“It is the duty of the Islamic Emirate to set the stage for reopening doors of education to all Afghans as soon as possible because the delay is increasing gap between us [the government] and the nation on this particular issue,” he warned. The Taliban call their government the Islamic Emirate of Afghanistan.

The United Nations estimates the education ban has barred nearly one million girls from attending secondary in Afghanistan.

“If [the] Taliban continue failing to uphold the rights of all Afghans and to engage constructively with [the] international community, Afghanistan’s future is uncertain: fragmentation, isolation, poverty and internal conflict are likely scenarios,” Potzel Markus, the head of the U.N. Assistance Mission in Afghanistan told a U.N. Security Council meeting Tuesday.

In the run-up to the session, 10 elected and five incoming UNSC members urged the Taliban to allow girls to return to secondary schools, noting that September 18 marked one year since the radical group banned girls’ education.

“We are calling on the Taliban to immediately reverse this decision,” Norway’s ambassador, Mona Juul, read in a joint statement to reporters in New York. “The Taliban have made Afghanistan the only country in the entire world where girls are banned from attending secondary school,” she added.


“The increased risks associated with disruption of education, particularly for girls, makes them more vulnerable to child labor and forced marriages. It impacts their future economic opportunities and results in long-term obstacles for durable peace, security and development,” Juul said.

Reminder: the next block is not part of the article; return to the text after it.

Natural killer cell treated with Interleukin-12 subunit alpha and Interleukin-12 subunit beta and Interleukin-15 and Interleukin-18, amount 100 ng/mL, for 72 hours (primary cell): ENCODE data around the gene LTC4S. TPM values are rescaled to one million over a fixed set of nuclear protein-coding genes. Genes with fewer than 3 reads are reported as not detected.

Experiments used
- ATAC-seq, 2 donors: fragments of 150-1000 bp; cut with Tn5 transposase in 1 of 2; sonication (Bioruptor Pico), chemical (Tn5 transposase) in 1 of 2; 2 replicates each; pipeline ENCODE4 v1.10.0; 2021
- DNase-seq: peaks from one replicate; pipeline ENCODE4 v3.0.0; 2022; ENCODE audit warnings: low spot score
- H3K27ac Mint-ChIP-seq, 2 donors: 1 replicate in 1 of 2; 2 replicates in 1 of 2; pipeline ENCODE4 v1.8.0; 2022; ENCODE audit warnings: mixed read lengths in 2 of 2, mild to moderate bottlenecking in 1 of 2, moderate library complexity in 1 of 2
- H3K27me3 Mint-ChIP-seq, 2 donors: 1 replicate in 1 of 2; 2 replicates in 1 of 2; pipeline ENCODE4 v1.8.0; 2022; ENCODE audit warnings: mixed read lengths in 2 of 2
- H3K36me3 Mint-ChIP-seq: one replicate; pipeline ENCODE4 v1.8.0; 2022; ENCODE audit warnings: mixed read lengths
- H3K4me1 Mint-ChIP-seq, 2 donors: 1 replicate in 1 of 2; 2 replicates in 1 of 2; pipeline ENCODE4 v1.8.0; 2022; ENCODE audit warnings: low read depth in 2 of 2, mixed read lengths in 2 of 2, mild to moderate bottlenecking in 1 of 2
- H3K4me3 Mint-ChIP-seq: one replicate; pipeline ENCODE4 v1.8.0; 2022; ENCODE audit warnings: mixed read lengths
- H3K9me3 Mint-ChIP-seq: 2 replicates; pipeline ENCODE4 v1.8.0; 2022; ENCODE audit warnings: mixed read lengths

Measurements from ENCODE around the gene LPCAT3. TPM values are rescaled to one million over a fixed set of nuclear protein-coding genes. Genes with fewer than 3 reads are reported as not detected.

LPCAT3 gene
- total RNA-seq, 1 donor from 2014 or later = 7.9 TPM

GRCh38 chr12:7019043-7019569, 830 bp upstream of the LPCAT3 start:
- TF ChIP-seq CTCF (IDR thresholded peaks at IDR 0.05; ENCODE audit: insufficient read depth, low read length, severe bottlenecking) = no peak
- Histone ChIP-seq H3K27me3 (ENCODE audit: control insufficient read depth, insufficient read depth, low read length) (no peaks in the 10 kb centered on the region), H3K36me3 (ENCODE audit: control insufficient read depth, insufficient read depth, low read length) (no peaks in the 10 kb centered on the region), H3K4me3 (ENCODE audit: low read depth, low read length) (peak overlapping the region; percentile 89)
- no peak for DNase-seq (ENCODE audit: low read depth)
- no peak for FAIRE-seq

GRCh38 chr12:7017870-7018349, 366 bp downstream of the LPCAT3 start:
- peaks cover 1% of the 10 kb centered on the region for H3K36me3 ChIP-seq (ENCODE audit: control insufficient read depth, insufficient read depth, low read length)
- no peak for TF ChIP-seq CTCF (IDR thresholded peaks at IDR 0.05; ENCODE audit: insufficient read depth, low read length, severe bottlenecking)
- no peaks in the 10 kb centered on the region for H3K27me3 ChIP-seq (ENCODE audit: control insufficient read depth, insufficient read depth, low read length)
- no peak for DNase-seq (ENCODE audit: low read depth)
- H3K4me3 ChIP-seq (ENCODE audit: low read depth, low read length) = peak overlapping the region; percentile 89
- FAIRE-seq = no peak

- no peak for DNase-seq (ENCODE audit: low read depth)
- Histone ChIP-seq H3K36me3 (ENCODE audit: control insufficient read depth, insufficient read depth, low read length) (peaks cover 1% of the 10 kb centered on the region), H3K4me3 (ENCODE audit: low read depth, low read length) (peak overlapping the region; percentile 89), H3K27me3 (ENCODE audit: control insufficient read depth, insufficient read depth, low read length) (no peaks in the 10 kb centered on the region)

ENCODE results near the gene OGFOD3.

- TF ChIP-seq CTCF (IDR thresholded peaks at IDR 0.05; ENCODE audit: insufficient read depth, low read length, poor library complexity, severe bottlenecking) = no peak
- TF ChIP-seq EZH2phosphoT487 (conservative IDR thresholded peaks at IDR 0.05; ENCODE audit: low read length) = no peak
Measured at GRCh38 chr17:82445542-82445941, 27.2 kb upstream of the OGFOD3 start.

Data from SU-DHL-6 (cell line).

The Taliban have also instructed women to cover their faces in public and told many female public sector employees to stay home since returning to power in August 2021, when the United States and NATO troops withdrew from the country.

Stanikzai, a rare moderate voice among senior Taliban figures, led the Taliban’s team in months of negotiations with the United States that resulted in the February 2020 agreement between the two rivals and set the stage for all foreign troops to leave the country after almost two decades.

Other Taliban officials have privately also advocated for reopening the schools to teenage girls, but critics say none of them can dare challenge the group’s supreme leader, Hibatullah Akhundzada, and a couple of his associates who are apparently behind the school closure and curbs on women.

Veil restrictions on women and banning them from long road travel without a male relative as well as other curbs on civil liberties are among key concerns deterring foreign governments from recognizing the Taliban as the legitimate rulers of Afghanistan.

The Taliban takeover in Afghanistan prompted Western countries to stop their financial assistance, worsening an already bad humanitarian crisis and pushing the national economy to the brink of collapse, with millions of Afghans facing acute hunger.

Margaret Besheer contributed to this report.

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Cameroon’s Anglophone Hospital Workers Say They’re Victims of Both Military and Separatist Brutality

Separatists in Cameroon have abducted five hospital staffers in the western town of Kumbo. The rebels say they were retaliating after Cameroon’s military entered the hospital and arrested or killed some of their fighters. Hospital workers tell VOA both military troops and rebels abused them.

Cameroon’s Bui Unity Warriors separatists say they abducted five health workers from Banso Baptist Hospital, BBH, Sunday. Bui is an administrative unit in Cameroon’s English speaking Northwest region.